Answers To Common Crohn's Disease Questions

By: GI Alliance


Ulcerative colitis and Crohn’s disease—two forms of inflammatory bowel disease (IBD)—affect 1.4 million people in the United States alone. Despite the prevalence of these diseases, very little about their causes, symptoms, or treatment options—especially pertaining to Crohn’s disease— is public knowledge, so we’ve broken down four commonly asked questions regarding Crohn’s disease. Let’s get started. What are the symptoms of Crohn’s disease?
  • Persistent Diarrhea
  • Rectal bleeding
  • Urgent need to move bowels
  • Abdominal cramps and pain
  • Sensation of incomplete evacuation
  • Constipation (can lead to bowel obstruction)
General symptoms that may also be associated with IBD:
  • Fever
  • Loss of appetite
  • Weight Loss
  • Fatigue
  • Night sweats
  • Loss of normal menstrual cycle
What causes Crohn’s disease? While there are several theories as to the cause of Crohn’s disease, none have been proven yet. However, scientists theorize that Crohn’s disease is caused by a combination of the following factors:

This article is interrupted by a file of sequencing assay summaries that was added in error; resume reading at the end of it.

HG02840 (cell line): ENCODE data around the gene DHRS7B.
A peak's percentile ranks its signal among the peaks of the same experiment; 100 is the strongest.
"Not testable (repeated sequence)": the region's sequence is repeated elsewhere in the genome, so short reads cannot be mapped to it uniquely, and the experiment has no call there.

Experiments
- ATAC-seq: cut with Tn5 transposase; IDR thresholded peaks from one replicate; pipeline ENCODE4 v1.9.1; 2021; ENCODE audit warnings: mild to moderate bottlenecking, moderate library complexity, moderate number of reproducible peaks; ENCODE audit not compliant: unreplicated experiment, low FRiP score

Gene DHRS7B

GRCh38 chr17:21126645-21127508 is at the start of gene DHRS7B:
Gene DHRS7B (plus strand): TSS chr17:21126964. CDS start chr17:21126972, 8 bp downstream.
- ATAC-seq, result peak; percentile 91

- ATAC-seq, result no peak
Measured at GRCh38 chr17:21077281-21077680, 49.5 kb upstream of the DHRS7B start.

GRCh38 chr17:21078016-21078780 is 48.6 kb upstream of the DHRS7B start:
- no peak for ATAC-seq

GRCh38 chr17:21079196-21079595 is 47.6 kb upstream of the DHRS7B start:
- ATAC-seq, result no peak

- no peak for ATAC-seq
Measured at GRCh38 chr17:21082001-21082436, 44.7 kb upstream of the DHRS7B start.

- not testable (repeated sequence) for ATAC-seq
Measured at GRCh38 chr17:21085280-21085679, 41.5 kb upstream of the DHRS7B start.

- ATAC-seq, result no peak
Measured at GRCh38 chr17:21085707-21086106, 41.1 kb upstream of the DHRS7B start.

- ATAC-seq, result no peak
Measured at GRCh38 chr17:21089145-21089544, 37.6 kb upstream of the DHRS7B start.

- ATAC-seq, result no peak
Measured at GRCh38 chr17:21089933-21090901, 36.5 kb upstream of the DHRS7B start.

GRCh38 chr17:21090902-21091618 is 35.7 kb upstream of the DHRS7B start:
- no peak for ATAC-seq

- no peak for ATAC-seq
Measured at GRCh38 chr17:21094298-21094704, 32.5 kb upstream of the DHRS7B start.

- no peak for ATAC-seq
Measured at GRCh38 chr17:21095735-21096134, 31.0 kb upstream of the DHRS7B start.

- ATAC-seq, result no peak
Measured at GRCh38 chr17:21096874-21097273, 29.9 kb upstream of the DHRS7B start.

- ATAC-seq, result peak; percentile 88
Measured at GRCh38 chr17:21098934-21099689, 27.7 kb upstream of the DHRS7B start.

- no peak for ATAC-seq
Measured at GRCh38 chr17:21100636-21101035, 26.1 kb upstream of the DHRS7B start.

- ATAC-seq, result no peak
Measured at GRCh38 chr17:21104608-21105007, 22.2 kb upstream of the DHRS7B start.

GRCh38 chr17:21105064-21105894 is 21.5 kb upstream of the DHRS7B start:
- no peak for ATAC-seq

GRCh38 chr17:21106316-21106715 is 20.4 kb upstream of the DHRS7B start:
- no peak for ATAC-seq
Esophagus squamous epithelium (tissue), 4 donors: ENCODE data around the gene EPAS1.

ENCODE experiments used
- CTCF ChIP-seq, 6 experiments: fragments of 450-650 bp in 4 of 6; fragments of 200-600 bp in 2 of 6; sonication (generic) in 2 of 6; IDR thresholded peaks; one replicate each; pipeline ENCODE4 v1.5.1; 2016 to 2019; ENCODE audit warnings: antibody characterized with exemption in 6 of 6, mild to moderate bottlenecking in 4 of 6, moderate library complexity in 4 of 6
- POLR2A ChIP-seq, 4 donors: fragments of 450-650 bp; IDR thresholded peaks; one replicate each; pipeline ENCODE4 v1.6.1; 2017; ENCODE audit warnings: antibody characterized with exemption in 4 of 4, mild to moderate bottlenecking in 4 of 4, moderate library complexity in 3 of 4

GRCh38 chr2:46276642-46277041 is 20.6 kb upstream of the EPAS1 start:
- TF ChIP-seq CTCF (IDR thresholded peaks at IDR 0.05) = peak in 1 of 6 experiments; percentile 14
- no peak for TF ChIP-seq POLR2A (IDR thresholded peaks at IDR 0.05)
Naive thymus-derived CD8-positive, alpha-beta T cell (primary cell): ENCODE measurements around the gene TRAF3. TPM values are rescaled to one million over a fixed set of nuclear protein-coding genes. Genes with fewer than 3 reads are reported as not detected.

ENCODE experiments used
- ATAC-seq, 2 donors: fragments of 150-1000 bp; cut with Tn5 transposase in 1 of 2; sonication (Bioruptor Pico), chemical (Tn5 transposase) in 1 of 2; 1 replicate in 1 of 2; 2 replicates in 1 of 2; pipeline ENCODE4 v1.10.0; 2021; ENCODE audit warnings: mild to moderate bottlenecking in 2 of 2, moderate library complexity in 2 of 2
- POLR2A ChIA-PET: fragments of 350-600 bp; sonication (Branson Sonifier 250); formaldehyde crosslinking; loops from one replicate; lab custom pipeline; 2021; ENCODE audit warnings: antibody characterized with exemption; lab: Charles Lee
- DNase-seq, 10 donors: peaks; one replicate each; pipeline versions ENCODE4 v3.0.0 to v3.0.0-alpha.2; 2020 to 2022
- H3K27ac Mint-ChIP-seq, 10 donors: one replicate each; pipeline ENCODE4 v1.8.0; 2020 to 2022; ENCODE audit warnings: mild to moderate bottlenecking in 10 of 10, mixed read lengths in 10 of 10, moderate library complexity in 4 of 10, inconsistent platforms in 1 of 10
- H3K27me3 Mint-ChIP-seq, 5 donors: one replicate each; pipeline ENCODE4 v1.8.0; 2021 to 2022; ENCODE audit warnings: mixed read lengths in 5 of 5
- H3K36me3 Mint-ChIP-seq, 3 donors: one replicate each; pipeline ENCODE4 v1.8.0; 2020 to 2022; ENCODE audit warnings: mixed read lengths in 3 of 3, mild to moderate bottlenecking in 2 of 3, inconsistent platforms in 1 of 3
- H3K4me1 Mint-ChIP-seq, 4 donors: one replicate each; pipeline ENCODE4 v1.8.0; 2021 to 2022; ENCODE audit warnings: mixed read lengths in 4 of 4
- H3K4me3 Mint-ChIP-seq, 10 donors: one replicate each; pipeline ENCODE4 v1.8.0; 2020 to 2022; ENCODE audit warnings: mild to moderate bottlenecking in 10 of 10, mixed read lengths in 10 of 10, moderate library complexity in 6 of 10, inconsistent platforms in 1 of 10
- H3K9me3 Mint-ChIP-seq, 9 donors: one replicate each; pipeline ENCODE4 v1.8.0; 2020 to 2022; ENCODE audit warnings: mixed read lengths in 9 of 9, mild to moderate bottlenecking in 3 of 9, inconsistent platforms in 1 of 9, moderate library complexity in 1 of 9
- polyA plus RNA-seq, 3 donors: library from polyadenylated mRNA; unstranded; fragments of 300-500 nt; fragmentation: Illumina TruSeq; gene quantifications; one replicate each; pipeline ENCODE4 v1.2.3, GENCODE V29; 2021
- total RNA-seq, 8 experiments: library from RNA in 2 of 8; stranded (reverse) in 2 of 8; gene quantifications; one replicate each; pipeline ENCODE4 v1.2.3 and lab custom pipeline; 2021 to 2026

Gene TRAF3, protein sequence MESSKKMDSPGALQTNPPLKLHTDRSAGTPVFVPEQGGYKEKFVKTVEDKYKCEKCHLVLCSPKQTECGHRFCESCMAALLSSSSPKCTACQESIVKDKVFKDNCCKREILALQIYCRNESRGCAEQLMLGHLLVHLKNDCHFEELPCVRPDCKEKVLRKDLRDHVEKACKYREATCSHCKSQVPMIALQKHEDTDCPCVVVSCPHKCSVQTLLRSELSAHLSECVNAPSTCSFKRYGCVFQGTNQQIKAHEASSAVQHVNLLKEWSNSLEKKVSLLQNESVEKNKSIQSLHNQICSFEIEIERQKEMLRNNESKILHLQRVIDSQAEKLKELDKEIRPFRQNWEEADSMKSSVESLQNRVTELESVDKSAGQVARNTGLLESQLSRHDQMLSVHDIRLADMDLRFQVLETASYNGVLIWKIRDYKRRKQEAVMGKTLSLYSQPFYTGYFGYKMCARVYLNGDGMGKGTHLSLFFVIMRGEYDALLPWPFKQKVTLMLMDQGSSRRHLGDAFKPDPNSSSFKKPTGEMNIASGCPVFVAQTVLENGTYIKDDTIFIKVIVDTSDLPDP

• Immune system problems
  • Genetics
  • Environmental factors
People with Crohn’s disease generally have immune systems that react problematically, which is why Crohn’s is generally considered an autoimmune disease. The immune system may mistakenly defend the body against healthy gut microbes or may continue to defend the body once the invasive microbes have been eradicated. The inflammatory defense response can become chronic and result in ulcers or other intestinal injuries. How many people in the United States have Crohn’s disease? According to the Crohn’s & Colitis Foundation of America (CCFA), approximately 700,000 Americans have diagnosed cases of Crohn’s disease. Crohn’s—along with other Inflammatory Bowel Diseases (IBDs)—is diagnosed between the ages of 15 and 30. Is there a cure? There is currently no cure for Crohn’s disease. However, with the proper care, you and your gastroenterologist can create a treatment plan to manage your symptoms and prevent flare-ups. Commonly, Crohn’s is treated with medication. While complications may occur and surgery is a possibility, we have good treatment options now that help to keep the disease in check and prevent long term complications. Once the disease is controlled with medications, you can lead a normal life again.  It is important to have early diagnosis, appropriate treatment and follow-up is essential, along with compliance with a treatment regimen. If you or a loved one is living with Crohn’s, consult with your gastroenterologist today and ensure that you’re properly managing your symptoms.